So Twitter gives you visibility. Not just to a company, but to that company’s customers. I suppose it’s a little bit more like picketing a store instead of sending a letter to the management (which is more like a blog entry).

I also recently had an issue getting approved for our Bizspark account with Microsoft (you get free software — essentially an MSDN subscription — as well as help with your start up). Again I complained, and again I got a quick response (which was very civil). Interestingly, when I followed up via email, I was asked (somewhat rudely I would say) to remove my complaining post from Twitter. I complied, since they did fix the problem, but I’m somewhat surprised by just how much visibility I got.

What are your thoughts? Will the visibility last? Any similar experiences using Twitter or other social networks?

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MacBook: RIP

Well, OK, maybe it’s a little premature to call it dead, But I’m barely using it anymore. With some notable exceptions, I’m finding my new Windows 7 box to fill most of my day-to-day needs. I still love my Mac and I still mostly despise Microsoft but there are creeping doubts and uncertainties towards Apple at this point. I’m not liking their decisions regarding Google, I’m not liking the direction they’re heading, and it seems like maybe the glory days are now behind them.

If I had my druthers (whatever they are), I’d still prefer a new MacBook Pro (or Mac Pro) over virtually any system. They’re pretty, the OS is immaculate and I feel productive, secure, and efficient. But there are some issues. I know these are super, super specific issues that many users don’t care about. But it means something to me:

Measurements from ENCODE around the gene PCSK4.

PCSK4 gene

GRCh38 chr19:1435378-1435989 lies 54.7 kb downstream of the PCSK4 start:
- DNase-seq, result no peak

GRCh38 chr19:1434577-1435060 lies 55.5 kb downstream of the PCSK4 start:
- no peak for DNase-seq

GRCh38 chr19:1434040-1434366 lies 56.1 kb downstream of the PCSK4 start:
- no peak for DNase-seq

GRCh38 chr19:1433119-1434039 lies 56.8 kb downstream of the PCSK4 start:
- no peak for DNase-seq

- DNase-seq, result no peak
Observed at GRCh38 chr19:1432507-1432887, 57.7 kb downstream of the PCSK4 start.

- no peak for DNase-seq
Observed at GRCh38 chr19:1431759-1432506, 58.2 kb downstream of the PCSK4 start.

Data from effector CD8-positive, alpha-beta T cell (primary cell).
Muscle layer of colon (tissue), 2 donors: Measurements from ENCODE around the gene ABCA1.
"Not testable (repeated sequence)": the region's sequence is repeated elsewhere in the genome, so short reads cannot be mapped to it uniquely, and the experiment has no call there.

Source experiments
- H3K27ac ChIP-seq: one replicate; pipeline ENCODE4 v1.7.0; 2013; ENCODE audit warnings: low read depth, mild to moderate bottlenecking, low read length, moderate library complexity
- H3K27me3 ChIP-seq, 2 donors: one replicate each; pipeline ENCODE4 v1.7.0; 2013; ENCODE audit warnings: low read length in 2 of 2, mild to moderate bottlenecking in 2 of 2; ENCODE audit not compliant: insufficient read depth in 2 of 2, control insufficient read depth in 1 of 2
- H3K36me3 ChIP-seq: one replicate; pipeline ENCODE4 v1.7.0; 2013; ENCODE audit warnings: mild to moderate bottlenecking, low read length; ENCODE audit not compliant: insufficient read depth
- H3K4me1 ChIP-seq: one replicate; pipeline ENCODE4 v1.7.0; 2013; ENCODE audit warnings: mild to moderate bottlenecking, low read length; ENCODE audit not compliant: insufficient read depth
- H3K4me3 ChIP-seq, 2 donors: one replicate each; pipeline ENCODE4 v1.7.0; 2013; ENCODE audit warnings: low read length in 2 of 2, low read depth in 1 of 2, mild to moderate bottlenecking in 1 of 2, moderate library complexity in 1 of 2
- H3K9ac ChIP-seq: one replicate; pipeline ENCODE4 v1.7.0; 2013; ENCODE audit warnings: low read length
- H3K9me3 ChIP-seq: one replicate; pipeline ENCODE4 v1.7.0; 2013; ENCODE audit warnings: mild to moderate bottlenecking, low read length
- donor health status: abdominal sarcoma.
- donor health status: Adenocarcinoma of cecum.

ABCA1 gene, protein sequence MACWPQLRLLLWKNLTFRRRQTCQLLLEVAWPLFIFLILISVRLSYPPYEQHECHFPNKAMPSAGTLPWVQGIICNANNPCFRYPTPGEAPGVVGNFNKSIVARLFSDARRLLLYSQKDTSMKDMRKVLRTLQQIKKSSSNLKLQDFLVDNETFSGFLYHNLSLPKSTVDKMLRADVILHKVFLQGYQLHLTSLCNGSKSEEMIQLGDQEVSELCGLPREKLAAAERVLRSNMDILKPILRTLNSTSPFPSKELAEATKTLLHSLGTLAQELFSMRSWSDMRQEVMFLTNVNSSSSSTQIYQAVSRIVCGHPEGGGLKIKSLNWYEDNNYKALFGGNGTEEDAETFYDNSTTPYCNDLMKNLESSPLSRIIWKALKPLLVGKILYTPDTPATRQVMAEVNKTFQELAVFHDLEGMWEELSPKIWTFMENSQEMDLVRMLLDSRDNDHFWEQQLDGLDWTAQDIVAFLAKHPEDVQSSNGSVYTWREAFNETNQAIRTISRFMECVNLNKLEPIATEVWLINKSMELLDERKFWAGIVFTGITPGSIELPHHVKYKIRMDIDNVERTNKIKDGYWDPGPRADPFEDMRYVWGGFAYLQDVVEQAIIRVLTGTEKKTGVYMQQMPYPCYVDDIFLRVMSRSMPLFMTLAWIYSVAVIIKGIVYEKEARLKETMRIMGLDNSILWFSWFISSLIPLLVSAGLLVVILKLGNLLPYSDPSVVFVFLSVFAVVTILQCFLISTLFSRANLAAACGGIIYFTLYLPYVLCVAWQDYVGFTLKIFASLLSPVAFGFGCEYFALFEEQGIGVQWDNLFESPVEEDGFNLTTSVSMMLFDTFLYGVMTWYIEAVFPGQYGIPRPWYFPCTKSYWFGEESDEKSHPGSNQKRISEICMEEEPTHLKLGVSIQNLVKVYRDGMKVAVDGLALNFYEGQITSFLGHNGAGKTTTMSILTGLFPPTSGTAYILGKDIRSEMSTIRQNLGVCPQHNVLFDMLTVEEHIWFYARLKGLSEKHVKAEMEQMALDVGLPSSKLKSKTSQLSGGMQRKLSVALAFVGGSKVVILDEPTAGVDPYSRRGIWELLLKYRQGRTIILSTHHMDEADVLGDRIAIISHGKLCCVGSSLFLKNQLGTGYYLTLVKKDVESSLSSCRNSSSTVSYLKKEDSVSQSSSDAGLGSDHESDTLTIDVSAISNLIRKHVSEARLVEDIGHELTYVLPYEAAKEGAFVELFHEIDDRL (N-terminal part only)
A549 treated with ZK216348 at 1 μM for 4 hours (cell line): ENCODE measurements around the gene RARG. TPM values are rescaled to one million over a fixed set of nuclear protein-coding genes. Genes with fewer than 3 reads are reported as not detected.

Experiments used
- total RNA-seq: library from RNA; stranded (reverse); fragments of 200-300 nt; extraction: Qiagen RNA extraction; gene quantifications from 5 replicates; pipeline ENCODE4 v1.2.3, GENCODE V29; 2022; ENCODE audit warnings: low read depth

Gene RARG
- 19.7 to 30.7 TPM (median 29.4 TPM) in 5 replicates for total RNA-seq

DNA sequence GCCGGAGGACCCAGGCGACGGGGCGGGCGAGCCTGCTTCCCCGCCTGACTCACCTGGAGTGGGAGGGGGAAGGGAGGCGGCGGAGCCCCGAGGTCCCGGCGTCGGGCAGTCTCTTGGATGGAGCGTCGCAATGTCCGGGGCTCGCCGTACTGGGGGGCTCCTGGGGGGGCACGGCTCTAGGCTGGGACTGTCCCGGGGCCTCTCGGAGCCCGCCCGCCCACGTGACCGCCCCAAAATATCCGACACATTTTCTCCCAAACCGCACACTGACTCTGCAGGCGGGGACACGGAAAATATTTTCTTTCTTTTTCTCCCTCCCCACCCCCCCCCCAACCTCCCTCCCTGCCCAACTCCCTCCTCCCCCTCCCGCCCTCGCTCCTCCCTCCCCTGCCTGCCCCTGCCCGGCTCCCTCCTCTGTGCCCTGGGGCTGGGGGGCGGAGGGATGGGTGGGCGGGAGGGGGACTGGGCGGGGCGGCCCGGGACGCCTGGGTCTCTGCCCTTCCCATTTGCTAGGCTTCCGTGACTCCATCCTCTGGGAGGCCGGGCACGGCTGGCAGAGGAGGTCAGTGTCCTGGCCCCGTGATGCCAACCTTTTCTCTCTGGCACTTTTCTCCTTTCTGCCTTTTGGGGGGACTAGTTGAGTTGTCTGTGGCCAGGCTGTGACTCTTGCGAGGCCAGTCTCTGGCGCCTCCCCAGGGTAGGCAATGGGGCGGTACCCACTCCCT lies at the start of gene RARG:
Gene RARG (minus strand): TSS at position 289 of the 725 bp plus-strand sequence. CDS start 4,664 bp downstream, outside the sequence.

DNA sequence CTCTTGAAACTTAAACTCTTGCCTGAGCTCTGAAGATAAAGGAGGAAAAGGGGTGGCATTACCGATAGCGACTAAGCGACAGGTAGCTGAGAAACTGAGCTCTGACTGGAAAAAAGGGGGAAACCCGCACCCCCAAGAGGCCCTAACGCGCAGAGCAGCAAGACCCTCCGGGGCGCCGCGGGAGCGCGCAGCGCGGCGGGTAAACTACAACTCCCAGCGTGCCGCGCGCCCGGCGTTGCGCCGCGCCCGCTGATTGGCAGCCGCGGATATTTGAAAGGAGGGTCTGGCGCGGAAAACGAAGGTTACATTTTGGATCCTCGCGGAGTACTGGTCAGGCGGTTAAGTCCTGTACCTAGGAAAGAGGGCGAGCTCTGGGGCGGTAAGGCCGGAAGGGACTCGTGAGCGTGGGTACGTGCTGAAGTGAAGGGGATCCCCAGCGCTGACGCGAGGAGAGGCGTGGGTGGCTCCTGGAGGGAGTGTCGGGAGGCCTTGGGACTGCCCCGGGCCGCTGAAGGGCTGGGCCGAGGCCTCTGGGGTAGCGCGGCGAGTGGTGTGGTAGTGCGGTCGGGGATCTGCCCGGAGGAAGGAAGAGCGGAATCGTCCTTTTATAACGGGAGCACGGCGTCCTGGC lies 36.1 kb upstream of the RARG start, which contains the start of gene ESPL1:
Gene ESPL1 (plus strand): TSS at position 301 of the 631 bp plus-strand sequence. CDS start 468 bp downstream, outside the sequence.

• Non-finalized CD support. I’m talking specifically about the application ISObuster for Windows here. OS X tends to be easy to use and simplified but sometimes you need something a little closer to the metal. I know of no such tool on OS X that can open up non-finalized CDs. This seems to be a common issue in some cases. OS X works beautifully for 99% of the time, but it seems impossible to do certain tasks. Know of a tool that will do this under OS X? I’d love to know.

But there are some real advantages of OS X too that I’ve hit:

  • Sound routing. I love the Soundflower application. It allows you to virtually route sound around the OS. It presents as a playback and  recording device and it just plain works. When I want to record something from a YouTube video that I’m listening to, I can pop open my preferences, route to the Soundflower device and then record from that device in Audacity. It takes just seconds and it works nicely (incidentally this is how I convert MIDI to MP3 as well).
  • Command line tools that work. Putty works OK on Windows for SSH’ing but why can’t it just be part of the base OS? Grep, Cat, etc. I love my command line and Windows just doesn’t have the same depth. I know Cygwin exists. It never seems to work that well, always seems to have some issues here or there but I suppose it’s better than nothing.

In addition to the above (and the fact that OS X is clearly just way cooler), I’m really enjoying my new iPad. How can you not like it? It’s magical! I find myself doing a lot of the typical blog reading, email checking, and movie watching on this. It’s powerful, quick, and the battery lasts a long time. Not the easiest for input (as in replying to long emails or making blog posts) but with an Apple Bluetooth keyboard, it definitely comes close.

Update: As I was finalizing this, I realized that in fact, the Macbook may be toast. My oldest son (who I love dearly, but still) may have destroyed it. It won’t boot and this is just AFTER I replaced the screen (which I cracked on our last road trip). I’ll probably try to salvage it and maybe get it booting again if that’s possible, but I think I’ll be posting it soon on Craigslist. Anyone want a “well-loved” black Macbook? I’d be willing to sell for a good price…